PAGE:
The Office Closes Its Doors: Producers and Cast Reflect on American-izing the British Series
The Office | Photo Credits: NBC
A single-camera, mockumentary-style comedy following the employees of a paper company in Scranton, Pa.? When the American adaptation of the critically beloved British series The Office debuted on NBC in March 2005, it was a far stretch from the network's glossy, multi-camera powerhouses, like Friends and Will & Grace. Nine seasons and countless "that's what she saids" later, the Scranton party will stop on Thursday, May 16 at 9/8c on NBC.
TVGuide.com spoke to stars Rainn Wilson (Dwight Schrute), Jenna Fischer (Pam Beesly-Halpert), Angela Kinsey (Angela Martin), Oscar Nunez (Oscar Martinez), Kate Flannery (Meredith Palmer), Ellie Kemper (Erin Hannon), Jake Lacy (Pete Campbell), producer and director Ken Kwapis, and executive producers Greg Daniels, Ben Silverman and Mike Schur about The Office's long, strange trip from British underground hit to America's favorite workplace. This is the first in a four-part series.
The U.K. version of The Office was created by Stephen Merchant and Ricky Gervais, who also starred as the horrible office manager David Brent. The series had yet to make its way across the pond when TV producer Ben Silverman caught the original during a trip to London.
Ben Silverman: I was immediately going, "What is this show? Was it real? Was it a docu-soap? Are they literally making a show about an office?" After about five minutes, I realized what it was and I immediately wanted to track it down.
Silverman set up a meeting with Gervais in London and bought the American rights. He later brought Gervais and Merchant over to America to meet with potential writers, one of which included The Simpsons and King of the Hill scribe Greg Daniels.
Greg Daniels: I just thought it was wonderful, but I didn't meet them at first with the idea that I would adapt it. I met with them pretending that I would, but really just to meet them because I was so impressed and I wanted to figure out how they did it.
Kevin Reilly had an early interest in the project when he was at FX. Reilly then became the head of NBC Entertainment in 2004, and wanted to bring the project with him.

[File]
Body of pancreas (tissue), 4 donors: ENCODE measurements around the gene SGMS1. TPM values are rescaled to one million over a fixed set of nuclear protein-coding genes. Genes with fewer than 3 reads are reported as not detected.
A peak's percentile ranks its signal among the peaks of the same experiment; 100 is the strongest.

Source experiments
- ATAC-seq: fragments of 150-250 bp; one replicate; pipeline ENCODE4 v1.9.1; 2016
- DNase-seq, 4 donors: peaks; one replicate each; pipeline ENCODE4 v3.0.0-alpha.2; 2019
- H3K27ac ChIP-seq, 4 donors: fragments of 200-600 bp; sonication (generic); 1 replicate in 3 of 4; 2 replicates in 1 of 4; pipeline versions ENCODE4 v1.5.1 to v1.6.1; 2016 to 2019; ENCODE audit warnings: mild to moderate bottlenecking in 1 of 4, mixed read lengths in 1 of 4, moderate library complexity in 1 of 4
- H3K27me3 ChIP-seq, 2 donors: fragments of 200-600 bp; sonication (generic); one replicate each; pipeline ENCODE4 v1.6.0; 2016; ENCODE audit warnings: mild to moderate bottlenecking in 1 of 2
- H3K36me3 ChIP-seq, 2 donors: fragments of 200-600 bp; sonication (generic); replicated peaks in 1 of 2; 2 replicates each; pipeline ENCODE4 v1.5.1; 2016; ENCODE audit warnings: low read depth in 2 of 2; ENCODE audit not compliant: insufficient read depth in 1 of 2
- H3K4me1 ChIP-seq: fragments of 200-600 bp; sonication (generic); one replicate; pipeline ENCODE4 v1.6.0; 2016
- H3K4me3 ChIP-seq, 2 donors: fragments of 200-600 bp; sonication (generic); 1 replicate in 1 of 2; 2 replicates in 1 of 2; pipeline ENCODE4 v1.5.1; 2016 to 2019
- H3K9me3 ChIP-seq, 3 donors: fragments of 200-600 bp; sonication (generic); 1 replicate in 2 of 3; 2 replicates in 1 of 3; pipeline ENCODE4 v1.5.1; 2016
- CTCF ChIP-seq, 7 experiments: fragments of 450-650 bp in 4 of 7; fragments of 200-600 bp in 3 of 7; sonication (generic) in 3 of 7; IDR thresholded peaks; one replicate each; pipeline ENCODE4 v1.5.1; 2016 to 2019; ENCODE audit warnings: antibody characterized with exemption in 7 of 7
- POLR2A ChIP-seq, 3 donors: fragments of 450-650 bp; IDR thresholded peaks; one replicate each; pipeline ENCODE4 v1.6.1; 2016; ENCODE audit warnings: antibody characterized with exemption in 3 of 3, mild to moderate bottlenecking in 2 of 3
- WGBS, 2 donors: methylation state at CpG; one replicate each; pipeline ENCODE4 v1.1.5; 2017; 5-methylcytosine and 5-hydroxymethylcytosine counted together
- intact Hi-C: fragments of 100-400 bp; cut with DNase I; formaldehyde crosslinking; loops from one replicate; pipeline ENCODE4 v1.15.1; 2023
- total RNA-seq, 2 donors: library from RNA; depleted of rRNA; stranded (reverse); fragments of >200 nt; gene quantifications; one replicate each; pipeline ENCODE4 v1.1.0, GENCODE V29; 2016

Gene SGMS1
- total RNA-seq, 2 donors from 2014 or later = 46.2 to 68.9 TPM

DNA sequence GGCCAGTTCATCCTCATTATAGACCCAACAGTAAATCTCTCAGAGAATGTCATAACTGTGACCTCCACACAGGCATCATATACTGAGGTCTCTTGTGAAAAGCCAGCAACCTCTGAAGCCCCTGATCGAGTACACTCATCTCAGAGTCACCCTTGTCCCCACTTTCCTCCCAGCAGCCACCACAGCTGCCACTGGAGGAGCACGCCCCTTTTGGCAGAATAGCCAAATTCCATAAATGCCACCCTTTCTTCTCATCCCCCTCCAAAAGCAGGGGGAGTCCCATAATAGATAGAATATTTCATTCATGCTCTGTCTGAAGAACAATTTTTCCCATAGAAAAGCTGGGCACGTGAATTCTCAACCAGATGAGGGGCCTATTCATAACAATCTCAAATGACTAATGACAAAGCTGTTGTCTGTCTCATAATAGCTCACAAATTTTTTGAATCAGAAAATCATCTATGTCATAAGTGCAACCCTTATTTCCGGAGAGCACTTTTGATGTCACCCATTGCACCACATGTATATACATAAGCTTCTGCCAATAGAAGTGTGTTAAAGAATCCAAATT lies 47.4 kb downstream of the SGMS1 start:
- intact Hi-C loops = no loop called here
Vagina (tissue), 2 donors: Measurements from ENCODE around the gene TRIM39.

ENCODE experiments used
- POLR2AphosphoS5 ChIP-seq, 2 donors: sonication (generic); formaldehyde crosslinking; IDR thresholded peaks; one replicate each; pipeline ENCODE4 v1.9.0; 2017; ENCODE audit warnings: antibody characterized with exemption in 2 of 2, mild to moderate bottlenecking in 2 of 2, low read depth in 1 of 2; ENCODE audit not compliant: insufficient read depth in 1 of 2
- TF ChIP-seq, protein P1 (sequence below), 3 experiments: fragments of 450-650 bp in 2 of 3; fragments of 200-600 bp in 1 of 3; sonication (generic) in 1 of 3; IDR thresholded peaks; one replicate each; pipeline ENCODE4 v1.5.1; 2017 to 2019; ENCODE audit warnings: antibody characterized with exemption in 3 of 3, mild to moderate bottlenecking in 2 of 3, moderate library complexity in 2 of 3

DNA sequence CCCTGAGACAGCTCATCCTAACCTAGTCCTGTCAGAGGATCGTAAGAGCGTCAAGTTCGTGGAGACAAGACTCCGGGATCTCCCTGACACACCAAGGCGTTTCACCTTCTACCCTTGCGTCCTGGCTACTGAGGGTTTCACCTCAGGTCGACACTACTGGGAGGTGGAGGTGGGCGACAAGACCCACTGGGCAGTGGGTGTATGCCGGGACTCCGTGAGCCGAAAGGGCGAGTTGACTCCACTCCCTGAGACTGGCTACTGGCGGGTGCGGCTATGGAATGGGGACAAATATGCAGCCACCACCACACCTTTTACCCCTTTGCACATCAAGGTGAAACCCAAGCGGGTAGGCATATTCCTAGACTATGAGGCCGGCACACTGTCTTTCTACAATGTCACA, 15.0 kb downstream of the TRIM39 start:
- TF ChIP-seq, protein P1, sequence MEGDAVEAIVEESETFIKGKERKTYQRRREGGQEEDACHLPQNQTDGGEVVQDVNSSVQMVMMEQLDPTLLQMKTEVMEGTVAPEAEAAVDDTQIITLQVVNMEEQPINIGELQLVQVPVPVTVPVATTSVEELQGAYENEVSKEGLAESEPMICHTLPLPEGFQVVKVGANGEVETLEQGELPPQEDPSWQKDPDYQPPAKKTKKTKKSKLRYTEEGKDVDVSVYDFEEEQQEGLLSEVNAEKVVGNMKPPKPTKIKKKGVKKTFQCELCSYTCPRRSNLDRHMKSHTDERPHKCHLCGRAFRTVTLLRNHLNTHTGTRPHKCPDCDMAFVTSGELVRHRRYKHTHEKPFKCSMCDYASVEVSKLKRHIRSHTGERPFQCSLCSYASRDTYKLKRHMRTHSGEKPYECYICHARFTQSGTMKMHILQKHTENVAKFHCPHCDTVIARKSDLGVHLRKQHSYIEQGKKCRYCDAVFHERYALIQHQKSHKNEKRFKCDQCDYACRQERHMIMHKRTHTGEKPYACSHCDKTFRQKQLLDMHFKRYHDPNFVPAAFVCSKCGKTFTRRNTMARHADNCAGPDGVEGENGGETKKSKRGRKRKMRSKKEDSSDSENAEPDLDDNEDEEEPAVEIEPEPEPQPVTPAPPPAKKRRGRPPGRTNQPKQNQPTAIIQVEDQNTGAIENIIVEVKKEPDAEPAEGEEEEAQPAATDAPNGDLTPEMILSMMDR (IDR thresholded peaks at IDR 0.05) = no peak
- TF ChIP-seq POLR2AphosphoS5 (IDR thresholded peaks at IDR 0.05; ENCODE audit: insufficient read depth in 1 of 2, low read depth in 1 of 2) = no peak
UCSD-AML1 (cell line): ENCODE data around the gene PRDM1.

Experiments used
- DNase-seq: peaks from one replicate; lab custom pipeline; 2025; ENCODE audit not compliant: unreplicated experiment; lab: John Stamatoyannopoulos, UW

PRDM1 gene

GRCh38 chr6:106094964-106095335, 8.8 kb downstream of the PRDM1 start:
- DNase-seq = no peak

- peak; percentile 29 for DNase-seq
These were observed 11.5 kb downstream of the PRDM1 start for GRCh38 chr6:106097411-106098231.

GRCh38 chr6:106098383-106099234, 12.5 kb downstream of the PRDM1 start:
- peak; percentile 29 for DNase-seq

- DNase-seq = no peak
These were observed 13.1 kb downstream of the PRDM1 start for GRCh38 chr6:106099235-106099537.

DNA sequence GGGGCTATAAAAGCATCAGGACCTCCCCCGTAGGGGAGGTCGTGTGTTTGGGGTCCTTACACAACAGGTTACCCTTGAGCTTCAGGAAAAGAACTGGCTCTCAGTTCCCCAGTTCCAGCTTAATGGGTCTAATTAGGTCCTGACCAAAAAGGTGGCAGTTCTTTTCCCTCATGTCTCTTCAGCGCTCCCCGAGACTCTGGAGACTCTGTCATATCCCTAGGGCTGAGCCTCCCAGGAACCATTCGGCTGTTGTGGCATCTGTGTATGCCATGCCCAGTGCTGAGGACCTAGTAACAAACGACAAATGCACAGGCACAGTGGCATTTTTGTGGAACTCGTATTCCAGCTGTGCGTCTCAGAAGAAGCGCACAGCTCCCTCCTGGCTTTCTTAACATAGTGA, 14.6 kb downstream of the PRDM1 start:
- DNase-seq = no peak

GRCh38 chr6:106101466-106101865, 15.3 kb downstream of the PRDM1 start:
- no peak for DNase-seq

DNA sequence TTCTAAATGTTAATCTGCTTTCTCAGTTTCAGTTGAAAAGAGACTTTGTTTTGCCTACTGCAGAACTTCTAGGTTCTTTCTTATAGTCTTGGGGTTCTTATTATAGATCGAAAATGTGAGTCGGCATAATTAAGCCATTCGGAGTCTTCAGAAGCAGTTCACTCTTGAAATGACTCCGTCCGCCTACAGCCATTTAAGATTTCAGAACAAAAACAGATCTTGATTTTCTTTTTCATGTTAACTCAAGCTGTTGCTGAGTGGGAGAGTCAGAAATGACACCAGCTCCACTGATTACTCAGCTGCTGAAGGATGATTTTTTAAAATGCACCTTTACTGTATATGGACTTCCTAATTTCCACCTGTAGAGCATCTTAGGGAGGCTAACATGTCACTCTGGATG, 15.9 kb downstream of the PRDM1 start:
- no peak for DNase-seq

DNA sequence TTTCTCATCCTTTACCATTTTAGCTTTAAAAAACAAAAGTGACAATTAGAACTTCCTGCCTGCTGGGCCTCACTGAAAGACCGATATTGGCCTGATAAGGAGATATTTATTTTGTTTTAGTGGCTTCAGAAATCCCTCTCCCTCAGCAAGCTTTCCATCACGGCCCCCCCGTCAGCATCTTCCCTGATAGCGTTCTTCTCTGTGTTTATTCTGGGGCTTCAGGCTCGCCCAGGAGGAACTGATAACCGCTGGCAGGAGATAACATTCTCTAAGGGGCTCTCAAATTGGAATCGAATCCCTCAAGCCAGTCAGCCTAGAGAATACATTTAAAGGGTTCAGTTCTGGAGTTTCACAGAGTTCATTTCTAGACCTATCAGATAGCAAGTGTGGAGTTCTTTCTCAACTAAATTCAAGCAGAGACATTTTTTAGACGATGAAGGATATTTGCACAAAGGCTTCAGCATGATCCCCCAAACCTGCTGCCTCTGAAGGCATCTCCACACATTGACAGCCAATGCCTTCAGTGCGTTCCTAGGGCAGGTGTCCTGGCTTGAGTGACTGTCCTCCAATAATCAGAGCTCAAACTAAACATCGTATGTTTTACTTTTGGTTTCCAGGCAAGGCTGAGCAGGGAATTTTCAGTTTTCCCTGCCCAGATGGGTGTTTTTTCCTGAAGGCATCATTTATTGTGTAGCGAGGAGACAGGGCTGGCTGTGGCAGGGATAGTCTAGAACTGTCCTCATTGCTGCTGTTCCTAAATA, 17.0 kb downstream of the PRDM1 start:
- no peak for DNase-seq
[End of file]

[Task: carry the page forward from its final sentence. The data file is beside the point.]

Daniels: I remember being very scared of bringing it to NBC because it didn't feel like it belonged there so I remember really testing Kevin. He would say he really loved the show, and I would say, "Well, alright, I'm not going to change the pilot, OK? You're OK with bringing this tone to NBC?"
With the help of pilot director Ken Kwapis (The Larry Sanders Show, Freaks and Geeks) casting began. There was Jim, the charming everyman, Pam, the shy receptionist, and oddball Assistant (to the) Regional Manager, Dwight.
Silverman: I think we saw John Krasinski on a tape in New York. He was this fresh face right out of Brown. He really struck us immediately as someone bringing a lot of depth and emotion.
Ken Kwapis: I remember when Jenna Fischer came to audition. She was sitting in the waiting room and she looked so shy and so unlike an actress that at first I wondered if she was here mistakenly. That maybe she thought she was here to get a receptionist job.
Rainn Wilson: I auditioned for both Dwight and Michael, and my Michael audition was just the worst. I just did the most derivative imitation of Ricky Gervais — it was just awful. I hope it never sees the light of day. But I did a really good Dwight audition and I just knew from the beginning, this part has to be mine. I knew exactly how to play the role.